The person asked for consent didn’t live there, and the officers made no attempt to find out whether she did. They just assumed she did. The state’s alternative argument of exigency is rejected because the officers never testified to any concern about a weapon in the house. State v. Terzian, 2017 R.I. LEXIS 98 (June 23, 2017):
This Court recognizes that, in the context of apparent authority, “room must be allowed for some mistakes on [the officer’s] part.” Rodriguez, 497 U.S. at 186 (quoting Brinegar v. United States, 338 U.S. 160, 176, 69 S. Ct. 1302, 93 L. Ed. 1879 (1949)). However, “the mistakes must be those of reasonable men, acting on facts leading sensibly to their conclusions of probability.” Id. (emphasis added) (quoting Brinegar, 338 U.S. at 176). An assumption, in the absence of factors that would lead an experienced police officer to reach such a conclusion, is woefully inadequate and does not lead to a reasonable judgment. Thus, we agree with the Superior Court justice that this search cannot be justified on the basis of apparent authority to consent. The record is devoid of any facts upon which the officers could formulate a reasonable belief that Stephanie was clothed with apparent authority sufficient to invoke the consent exception to the warrant requirement.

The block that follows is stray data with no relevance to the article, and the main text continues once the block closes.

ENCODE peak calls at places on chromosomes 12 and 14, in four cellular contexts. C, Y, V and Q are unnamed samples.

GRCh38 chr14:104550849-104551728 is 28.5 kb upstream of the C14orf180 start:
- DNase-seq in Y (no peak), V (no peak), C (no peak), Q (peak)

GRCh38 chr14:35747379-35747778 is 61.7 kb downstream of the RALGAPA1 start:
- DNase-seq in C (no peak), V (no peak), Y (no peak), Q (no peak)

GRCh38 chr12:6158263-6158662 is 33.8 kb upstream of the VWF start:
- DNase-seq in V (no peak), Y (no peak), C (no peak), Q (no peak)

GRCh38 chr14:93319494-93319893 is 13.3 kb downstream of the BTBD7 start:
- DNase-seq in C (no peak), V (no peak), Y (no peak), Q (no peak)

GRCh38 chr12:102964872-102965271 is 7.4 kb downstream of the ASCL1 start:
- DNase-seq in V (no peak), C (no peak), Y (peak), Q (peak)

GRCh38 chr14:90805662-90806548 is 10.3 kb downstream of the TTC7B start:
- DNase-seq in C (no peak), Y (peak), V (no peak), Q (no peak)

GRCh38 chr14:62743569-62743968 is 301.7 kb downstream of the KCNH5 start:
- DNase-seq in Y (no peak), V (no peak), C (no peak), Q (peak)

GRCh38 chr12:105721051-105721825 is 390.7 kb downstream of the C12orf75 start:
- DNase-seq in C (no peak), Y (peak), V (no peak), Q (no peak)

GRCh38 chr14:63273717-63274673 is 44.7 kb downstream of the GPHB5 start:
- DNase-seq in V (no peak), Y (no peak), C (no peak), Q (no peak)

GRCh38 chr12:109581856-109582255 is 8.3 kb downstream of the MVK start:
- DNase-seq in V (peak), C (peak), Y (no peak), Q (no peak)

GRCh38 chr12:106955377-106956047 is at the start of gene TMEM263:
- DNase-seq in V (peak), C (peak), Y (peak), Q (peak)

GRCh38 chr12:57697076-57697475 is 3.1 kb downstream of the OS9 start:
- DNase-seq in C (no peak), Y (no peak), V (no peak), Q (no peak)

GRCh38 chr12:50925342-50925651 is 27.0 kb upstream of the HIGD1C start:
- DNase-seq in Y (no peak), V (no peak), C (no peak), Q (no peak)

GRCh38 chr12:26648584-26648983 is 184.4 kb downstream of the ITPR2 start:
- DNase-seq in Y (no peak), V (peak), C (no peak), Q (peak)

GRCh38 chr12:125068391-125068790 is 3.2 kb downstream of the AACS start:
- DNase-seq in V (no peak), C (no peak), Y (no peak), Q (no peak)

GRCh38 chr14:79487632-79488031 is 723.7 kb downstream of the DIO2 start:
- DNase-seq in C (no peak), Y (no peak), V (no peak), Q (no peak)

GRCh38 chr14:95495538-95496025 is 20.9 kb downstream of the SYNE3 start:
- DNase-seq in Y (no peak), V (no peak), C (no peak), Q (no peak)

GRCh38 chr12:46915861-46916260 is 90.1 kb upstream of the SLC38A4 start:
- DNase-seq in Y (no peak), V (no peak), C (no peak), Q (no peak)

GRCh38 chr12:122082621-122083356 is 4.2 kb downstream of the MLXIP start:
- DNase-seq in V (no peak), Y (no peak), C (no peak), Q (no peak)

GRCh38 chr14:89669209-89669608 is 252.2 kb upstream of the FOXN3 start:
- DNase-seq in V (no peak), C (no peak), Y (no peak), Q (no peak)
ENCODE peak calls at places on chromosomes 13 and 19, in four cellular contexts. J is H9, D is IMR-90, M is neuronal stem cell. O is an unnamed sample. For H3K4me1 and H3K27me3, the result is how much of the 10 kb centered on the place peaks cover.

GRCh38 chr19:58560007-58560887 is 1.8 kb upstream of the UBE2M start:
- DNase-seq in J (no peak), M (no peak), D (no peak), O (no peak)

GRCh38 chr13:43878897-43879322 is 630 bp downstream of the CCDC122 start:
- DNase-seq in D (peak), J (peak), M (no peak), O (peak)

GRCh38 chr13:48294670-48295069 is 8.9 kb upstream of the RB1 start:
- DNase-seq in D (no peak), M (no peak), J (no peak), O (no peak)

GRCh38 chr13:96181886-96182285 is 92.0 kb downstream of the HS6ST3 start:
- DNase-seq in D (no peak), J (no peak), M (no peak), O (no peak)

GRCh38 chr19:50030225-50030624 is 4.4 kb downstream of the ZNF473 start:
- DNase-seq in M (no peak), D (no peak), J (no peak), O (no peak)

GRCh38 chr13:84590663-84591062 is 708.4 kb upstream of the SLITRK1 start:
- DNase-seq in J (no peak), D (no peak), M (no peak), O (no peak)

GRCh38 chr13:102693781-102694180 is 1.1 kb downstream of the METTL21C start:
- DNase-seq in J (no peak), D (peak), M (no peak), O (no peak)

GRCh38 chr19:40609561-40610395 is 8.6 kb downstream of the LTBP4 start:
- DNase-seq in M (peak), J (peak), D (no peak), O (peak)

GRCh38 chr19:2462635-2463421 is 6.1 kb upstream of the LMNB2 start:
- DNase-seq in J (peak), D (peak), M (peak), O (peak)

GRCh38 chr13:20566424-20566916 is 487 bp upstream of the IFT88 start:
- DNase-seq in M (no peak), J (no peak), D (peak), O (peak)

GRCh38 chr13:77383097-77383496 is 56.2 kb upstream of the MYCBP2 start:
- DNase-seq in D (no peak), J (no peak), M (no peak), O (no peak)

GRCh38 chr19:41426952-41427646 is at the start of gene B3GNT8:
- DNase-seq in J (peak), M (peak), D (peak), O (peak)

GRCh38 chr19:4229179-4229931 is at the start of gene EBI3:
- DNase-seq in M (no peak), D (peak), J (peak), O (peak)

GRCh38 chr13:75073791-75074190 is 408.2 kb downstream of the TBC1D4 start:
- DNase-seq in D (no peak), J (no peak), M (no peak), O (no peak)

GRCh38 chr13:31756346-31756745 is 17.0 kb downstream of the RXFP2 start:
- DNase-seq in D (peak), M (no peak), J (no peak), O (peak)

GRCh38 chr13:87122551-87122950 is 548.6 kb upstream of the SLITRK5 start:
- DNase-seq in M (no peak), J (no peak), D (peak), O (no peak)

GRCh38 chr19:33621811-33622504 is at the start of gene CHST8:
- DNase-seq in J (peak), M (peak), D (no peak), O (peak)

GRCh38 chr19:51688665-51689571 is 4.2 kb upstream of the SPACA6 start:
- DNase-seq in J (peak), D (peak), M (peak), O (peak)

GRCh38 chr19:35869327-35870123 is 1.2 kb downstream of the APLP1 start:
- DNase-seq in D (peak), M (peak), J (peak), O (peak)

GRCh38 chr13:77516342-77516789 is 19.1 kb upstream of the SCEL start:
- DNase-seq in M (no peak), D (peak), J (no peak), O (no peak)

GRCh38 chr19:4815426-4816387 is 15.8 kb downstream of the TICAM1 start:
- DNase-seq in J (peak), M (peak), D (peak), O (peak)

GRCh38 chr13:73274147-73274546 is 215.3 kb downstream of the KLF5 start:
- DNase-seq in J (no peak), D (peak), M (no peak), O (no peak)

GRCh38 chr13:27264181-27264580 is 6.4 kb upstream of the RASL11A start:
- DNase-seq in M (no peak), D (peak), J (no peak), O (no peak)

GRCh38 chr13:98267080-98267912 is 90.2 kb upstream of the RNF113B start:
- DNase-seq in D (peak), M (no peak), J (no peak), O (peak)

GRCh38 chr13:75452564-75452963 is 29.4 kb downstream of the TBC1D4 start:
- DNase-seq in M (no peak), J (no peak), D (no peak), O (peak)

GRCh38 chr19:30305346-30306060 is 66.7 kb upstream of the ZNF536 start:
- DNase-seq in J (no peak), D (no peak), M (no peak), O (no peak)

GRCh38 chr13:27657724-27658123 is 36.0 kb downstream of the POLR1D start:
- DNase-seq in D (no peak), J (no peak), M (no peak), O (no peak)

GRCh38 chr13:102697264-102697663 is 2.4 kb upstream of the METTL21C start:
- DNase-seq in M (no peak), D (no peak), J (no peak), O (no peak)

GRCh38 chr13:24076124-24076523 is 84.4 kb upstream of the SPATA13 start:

. . .
The record before this Court demonstrates that neither officer testified that he was concerned about the unsecured firearm or that he was faced with an emergency. Neither officer testified that he was concerned that the underlying dispute may reignite or that he suspected that Samantha or Stephanie may pursue their earlier aggressors armed with the unsecured firearm.